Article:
Nipple and Areola Reconstruction and Tattoos

Medically Reviewed by Stephanie S. Gardner, MD on March 07, 2022
4 min read

After you’ve had breast reconstruction surgery following a mastectomy or lumpectomy, there’s one more possible step. You’ll need to decide if and how you’d like to have your nipple -- and areola, the colored area around it -- reconstructed. This part of the process usually comes about 3 to 4 months post-op, when the new breast mound has healed.

Nipple and areola reconstruction after breast reconstruction can boost your body image and help you adjust psychologically to the many changes in your body. The goal is to make the new breast or breasts look as much like your natural breasts as possible.

Nipple and areola reconstruction seeks to re-create all the features of your natural breast, including the position, size, color, shape, texture, and how far your natural nipple projects outward. Your plastic surgeon might use tissue from your new breast or graft skin from another part of your body. Or, you might opt for nipple tattooing -- an effective, and increasingly popular, way to create gradients of color and a three-dimensional look to match your other breast.

Most reconstruction options are outpatient, meaning you can go home the same day, whether the procedure takes place in the operating room or the surgeon’s office.

This operating-room procedure takes skin from another part of your body to create a nipple and areola. The surgeon will use skin from your chest to make a nipple. For the areola, surgeons usually choose to take skin from an area such as the waist or inner thigh because this skin tends to heal to a darker tone once it’s grafted.

Your nipple will project outward in a natural way. You might also choose to have color tattooed onto the new nipple to match the areola. It’s key to remember that though your new nipple might look like its original, you won’t feel any sensation, and it won’t respond to touch or temperature. You also might find it less pert than before.

Another potential drawback is, although it’s an outpatient surgery, you might feel a bit surgery-weary by this point.

If your natural remaining nipple is large and has projection to spare, your surgeon can use some of it to graft onto your reconstructed breast mound. The upside is the natural match in size, position, and color. An areola can be tattooed later, too.

On the downside, the procedure might damage your original nipple and cause pain and loss of sensation.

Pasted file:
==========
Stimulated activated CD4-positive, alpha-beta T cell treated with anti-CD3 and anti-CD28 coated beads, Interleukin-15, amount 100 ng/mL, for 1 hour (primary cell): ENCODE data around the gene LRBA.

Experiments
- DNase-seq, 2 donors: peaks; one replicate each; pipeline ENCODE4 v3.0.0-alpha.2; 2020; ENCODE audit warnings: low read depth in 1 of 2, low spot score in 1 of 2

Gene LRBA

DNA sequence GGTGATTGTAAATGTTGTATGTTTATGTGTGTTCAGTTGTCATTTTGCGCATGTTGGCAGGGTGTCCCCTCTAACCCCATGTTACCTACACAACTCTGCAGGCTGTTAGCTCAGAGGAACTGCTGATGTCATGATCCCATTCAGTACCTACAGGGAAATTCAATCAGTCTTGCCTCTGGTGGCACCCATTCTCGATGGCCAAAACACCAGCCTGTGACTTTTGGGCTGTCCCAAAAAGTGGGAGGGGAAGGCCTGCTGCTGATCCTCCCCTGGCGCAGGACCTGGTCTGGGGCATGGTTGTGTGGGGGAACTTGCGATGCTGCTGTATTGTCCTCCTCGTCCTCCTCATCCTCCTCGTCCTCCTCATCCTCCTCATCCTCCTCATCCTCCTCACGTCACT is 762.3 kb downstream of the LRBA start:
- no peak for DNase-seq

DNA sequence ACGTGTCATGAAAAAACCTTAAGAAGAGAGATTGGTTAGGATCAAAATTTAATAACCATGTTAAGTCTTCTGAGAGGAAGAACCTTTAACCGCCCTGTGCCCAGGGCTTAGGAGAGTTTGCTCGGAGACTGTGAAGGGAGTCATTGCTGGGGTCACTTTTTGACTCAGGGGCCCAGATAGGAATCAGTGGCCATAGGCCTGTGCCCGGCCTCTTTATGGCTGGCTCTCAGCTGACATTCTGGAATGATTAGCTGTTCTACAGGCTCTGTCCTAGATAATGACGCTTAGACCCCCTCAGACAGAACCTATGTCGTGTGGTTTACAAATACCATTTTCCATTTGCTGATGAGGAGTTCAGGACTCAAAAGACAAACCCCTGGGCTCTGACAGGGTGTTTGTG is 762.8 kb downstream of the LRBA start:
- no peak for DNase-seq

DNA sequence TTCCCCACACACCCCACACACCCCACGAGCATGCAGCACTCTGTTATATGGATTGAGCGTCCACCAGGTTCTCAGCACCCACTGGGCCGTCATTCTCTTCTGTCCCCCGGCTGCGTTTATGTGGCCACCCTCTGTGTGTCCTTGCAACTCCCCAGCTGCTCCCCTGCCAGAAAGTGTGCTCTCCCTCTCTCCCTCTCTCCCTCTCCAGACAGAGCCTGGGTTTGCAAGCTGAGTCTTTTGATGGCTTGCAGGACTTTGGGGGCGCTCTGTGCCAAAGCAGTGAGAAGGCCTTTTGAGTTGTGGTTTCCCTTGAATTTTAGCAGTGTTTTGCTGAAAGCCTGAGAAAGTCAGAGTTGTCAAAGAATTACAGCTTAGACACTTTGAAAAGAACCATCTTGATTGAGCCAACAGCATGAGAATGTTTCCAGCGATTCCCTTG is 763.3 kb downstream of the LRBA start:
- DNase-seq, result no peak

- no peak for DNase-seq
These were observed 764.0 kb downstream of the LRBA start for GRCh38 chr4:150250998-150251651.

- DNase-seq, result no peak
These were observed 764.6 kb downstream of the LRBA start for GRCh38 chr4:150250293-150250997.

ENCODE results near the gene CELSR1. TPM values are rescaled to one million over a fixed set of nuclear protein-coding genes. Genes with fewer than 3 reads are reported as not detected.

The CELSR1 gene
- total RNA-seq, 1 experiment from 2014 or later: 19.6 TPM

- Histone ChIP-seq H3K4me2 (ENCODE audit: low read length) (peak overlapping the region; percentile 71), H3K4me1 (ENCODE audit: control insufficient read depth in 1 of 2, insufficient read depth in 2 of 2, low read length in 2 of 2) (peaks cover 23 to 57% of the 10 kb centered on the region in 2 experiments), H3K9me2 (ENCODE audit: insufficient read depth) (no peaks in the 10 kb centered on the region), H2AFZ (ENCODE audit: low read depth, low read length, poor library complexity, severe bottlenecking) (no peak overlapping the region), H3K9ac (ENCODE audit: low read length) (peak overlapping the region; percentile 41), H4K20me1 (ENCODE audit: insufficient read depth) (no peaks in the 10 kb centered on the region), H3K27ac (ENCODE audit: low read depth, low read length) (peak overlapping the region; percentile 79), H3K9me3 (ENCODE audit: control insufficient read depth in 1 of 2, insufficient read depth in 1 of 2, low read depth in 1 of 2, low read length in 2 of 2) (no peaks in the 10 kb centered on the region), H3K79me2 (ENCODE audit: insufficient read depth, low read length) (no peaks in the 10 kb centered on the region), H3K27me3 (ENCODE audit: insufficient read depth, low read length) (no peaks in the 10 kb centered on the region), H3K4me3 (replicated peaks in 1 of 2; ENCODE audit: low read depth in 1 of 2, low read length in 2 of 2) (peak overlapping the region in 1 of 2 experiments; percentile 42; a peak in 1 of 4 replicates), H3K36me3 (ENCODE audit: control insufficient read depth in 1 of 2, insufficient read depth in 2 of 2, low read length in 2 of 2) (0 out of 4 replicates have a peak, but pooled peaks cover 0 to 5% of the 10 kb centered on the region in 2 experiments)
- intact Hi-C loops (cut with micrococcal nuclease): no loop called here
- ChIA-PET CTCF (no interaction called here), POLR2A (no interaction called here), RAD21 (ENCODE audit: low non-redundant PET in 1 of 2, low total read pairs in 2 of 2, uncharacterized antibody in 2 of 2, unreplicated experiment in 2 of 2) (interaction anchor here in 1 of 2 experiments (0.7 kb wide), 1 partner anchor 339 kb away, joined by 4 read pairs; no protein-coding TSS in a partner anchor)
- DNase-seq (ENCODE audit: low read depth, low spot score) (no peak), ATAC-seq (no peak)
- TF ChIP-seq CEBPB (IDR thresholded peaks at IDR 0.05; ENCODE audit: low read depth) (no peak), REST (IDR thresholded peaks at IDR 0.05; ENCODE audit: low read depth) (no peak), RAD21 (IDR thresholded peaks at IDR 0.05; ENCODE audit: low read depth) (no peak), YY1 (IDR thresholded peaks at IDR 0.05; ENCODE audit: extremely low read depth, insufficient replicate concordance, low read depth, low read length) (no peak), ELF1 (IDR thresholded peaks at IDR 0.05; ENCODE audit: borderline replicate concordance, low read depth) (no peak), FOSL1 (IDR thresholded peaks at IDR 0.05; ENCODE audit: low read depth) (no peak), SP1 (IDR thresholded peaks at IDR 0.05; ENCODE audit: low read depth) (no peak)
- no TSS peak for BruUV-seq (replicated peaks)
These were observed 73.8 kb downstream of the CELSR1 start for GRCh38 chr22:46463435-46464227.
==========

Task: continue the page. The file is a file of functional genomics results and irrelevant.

The local flap technique uses skin near the surgery site and fat from beneath to make a projected nipple. In this way, the tissue taken brings its blood supply to its new site.

While there are many ways to make local flaps, in the past they’ve all lost some projection -- between 45% and 75% -- down the line, with most happening within 2 months after the procedure. Your plastic surgeon will overcorrect by constructing the nipple about twice the projection desired to account for the expected loss.

Another option to make up for loss of projection is an implanted prosthetic. The surgeon implants a gumdrop-shaped silicone and polyurethane stand-in underneath the local flap. The internal prosthetic helps preserve your nipple projection. But there’s a risk of infection and other complications.

Researchers continue to seek new ways to enhance and extend nipple projection.

Tattooing, technically called intradermal tattooing, is no longer just an option for women who don’t have enough extra tissue for a skin graft. It’s now the most common way to re-create the areola.

A wide range of colors can perfectly match your flesh tone. The tattoo can also make the nipple area darker and create an impressive illusion. Some women prefer these surgery-free 3D techniques and opt out of nipple reconstruction altogether. After all, a breast cancer survivor will have had multiple surgeries by this point. Plastic surgeons often recommend tattoos over nipple reconstruction surgery, too.

Areola tattooing usually doesn’t hurt. Your surgeon or another specially trained practitioner will do the procedure in their office. Your doctor could also refer you to a licensed tattoo artist who can use complex techniques to create very realistic-looking nipple-areola tattoos.

Though a tattoo artist can home in on fine details that surgery doesn’t allow, a 3D tattoo doesn’t have the physical dimension it appears to. This is off-putting to some women. Others prefer it, often because they enjoy how their clothes look without having to rein in their nipples.

As much as 40% of your tattoo can fade within a few years, so you’ll need touch-ups. You also can expect your tattoo to be darker than your desired tone at first. It’ll get lighter in the first few weeks.

If you don’t want to commit to a permanent tattoo, you can choose temporary tattoos. Temporary nipple tattoos are inexpensive, look good, and can be applied with a wet cloth. After a week or two, just remove them with rubbing alcohol and reapply as you wish.

If you don’t want further surgery, a nipple prosthetic is another option. The silicone stand-in will look and feel -- to the touch if not sensation-wise -- like a real nipple. An added plus is, you can put them on and remove them whenever you want to.

You can buy an “off-the-shelf” nipple prosthetic or get a custom-made version. If you want the latter, a prosthetist will make an impression and a mold of your other nipple to create it. You’ll attach the silicone nipple to your breast mound with silicone tape or another adhesive. You’ll also need to take it off regularly so you can clean and care for the skin beneath, then reattach it as you wish.